Contents

 

Feature:
Manhattan Grid
 
 
 
This issue commemorates the 200th anniversary of the Manhattan Grid by looking at it from a number of perspectives. Speaking of the grid, David M. Childs, Chairman of the Skidmore, Owings & Merrill (SOM) says, The Manhattan street grid is the single most important characteristic that defines New York and makes it unique. While its rigid geometry is often first thought to be restrictive, the anonymity of the grid actually encourages flexibility. The richness of the city fabric is evident in the photographs by Toru Hasegawa (pp 48-53), who documented images along Broadway from the World Trade Center to Columbia University. Perhaps the grid is not only a tool by which to grasp the scale of the city, but also a platform on which multiculturalism could thrive.
The first part presents visualizations of census and zoning data made available by the city, as well as photographs and axonometric drawings to illustrate the changes and realities of Manhattan over the past two centuries. The preface collects commentaries on the grid from 11 architects whose practices are based in the city. Traversing from past, present to future, their perspectives shed light on the relationship of the grid to the city, its architecture, and its society today. The latter part of this issue catalogues 100 notable buildings in Manhattan. This architectural guide could also be viewed online (p 146). http://g.co/maps/y226n
At the dawn of the 21st century, cities around the world are competing to produce sustainable and ecological societies. Having declared its vision for 2020 (p 30), New Yorks ongoing transformation and renewal may provide a glimpse of its projected future. (a+u)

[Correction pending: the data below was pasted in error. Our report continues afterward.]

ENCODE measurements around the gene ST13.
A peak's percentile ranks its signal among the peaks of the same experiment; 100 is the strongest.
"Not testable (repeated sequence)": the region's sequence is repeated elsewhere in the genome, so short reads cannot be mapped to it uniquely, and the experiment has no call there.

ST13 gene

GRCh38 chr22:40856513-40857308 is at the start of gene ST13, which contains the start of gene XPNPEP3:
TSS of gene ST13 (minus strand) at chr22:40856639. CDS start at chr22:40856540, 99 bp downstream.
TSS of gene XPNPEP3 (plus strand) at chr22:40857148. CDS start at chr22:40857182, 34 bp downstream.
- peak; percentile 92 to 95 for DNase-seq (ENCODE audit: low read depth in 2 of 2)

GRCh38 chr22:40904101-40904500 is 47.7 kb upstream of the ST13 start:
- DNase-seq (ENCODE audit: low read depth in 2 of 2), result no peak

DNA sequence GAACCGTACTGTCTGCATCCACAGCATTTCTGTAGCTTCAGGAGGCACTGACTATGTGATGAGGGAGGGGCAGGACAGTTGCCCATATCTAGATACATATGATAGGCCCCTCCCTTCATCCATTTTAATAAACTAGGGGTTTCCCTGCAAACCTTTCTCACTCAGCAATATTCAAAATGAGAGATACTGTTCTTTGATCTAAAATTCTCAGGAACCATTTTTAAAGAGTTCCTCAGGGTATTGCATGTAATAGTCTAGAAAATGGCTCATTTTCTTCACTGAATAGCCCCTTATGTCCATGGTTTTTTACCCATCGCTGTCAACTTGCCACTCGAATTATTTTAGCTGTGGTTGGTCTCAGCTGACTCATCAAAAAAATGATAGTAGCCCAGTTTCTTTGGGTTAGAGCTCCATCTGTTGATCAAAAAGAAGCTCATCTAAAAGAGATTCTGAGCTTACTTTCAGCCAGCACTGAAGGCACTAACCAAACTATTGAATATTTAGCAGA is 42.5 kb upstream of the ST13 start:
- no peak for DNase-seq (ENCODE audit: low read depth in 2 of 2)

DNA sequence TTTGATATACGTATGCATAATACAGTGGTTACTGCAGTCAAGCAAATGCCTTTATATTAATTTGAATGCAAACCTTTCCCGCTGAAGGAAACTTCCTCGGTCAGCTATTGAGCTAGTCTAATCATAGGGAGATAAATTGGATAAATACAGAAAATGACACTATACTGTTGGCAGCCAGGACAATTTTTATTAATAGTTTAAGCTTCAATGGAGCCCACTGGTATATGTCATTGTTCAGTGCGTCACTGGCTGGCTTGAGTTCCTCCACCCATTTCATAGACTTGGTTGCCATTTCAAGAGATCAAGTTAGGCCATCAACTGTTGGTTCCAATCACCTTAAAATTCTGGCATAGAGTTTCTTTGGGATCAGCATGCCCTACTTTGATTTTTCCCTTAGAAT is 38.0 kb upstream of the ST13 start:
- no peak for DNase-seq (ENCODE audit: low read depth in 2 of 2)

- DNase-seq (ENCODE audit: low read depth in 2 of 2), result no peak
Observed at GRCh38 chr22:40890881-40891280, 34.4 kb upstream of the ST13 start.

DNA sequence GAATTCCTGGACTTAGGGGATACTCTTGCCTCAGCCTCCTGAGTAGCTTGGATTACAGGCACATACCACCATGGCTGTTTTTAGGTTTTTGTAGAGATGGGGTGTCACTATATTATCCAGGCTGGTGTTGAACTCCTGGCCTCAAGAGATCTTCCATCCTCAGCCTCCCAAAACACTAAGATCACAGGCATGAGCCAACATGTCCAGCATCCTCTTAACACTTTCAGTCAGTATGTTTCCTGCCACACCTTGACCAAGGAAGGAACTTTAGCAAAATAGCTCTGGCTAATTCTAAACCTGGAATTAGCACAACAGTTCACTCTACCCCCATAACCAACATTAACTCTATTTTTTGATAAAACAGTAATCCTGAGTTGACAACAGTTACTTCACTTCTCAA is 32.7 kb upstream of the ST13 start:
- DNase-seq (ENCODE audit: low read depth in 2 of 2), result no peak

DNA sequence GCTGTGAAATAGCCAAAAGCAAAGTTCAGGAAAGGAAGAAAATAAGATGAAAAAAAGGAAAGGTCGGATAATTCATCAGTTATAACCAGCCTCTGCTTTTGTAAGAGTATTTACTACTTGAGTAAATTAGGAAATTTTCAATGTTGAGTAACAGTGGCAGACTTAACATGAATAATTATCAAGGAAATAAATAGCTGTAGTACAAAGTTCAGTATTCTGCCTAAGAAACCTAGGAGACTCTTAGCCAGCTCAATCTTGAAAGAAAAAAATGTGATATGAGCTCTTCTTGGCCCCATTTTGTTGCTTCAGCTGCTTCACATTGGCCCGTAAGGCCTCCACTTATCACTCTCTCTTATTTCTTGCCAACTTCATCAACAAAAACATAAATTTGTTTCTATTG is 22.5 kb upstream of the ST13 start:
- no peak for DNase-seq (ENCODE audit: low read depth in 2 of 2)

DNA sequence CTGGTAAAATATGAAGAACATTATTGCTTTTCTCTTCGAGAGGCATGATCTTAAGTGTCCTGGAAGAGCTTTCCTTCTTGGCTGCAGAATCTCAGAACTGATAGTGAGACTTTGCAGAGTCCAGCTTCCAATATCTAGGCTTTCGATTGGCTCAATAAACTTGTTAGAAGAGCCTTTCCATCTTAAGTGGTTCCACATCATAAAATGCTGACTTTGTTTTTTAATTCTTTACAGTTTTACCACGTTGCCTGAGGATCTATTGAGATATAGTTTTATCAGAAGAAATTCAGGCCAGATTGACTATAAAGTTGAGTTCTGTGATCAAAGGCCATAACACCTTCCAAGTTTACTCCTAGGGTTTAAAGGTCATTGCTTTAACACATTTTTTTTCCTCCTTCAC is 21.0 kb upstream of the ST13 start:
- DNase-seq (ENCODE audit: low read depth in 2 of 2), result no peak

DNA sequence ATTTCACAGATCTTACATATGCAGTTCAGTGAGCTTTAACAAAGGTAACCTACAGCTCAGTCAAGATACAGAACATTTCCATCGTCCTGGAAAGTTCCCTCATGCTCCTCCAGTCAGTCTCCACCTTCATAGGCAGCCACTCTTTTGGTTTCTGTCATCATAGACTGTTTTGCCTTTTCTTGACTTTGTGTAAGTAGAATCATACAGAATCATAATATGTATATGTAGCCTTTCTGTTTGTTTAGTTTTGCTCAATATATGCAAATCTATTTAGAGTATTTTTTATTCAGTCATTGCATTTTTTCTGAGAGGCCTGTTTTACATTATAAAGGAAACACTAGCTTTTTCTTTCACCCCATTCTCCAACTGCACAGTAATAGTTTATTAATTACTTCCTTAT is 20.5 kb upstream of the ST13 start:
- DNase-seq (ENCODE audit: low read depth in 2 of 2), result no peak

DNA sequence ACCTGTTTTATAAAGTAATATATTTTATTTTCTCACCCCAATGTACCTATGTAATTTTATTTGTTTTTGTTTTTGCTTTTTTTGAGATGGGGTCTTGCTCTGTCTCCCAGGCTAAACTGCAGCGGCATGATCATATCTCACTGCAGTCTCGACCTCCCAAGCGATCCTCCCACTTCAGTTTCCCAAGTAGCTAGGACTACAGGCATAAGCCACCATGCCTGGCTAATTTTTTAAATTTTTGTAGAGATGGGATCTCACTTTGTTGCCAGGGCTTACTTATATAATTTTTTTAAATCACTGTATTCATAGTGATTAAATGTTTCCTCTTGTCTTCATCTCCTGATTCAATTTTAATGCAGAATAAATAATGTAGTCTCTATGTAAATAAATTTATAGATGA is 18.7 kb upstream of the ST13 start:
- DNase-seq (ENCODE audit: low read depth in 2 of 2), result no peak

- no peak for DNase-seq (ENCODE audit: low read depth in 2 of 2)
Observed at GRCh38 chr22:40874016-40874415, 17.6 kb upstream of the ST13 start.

Aerial Photos of Manhattan
 
What is Manhattan Grid for Architects?
 
Building and City
 
Maps of Manhattan in 1811 and 2008
 
Essay:
The Great Grid of Manhattan
Amanda Burden
 
Height Diagrams
 
Zoning Plan of Manhattan Grid in 2011
 
Shifting of Population Density 19002010
 
Cityscape Avenue and Street
 
Walking on the Broadway
 
Isometric Buildings of Manhattan (Chronological Order, Heights Order)
 
Skyline View of Manhattan
 
Car and City in 1900s
 
Maps of Manhattan and Tokyo
 
Manhattan Architecture Guide
 
Essay:
The Future is Past Empire State Building Retrofit
John Gendall
 
Interview and Essay:
BMW Guggenheim Lab in New York
Out into the Streets David van der Leer
Confronting Comfort Charles Montgomery
A Beehive Thomas Girst
 
Exhibition:
BIM for Infrastructure
 
Festival of Ideas for the New City:
Audi Urban Future: Tangible Models for Manhattan in 2030
 
Book Review:
Reread Delirious New York
Yuusuke Karasawa
 
Exhibition:
194X9/11: American Architects and the City
 
Affairs of Manhattan Since 1811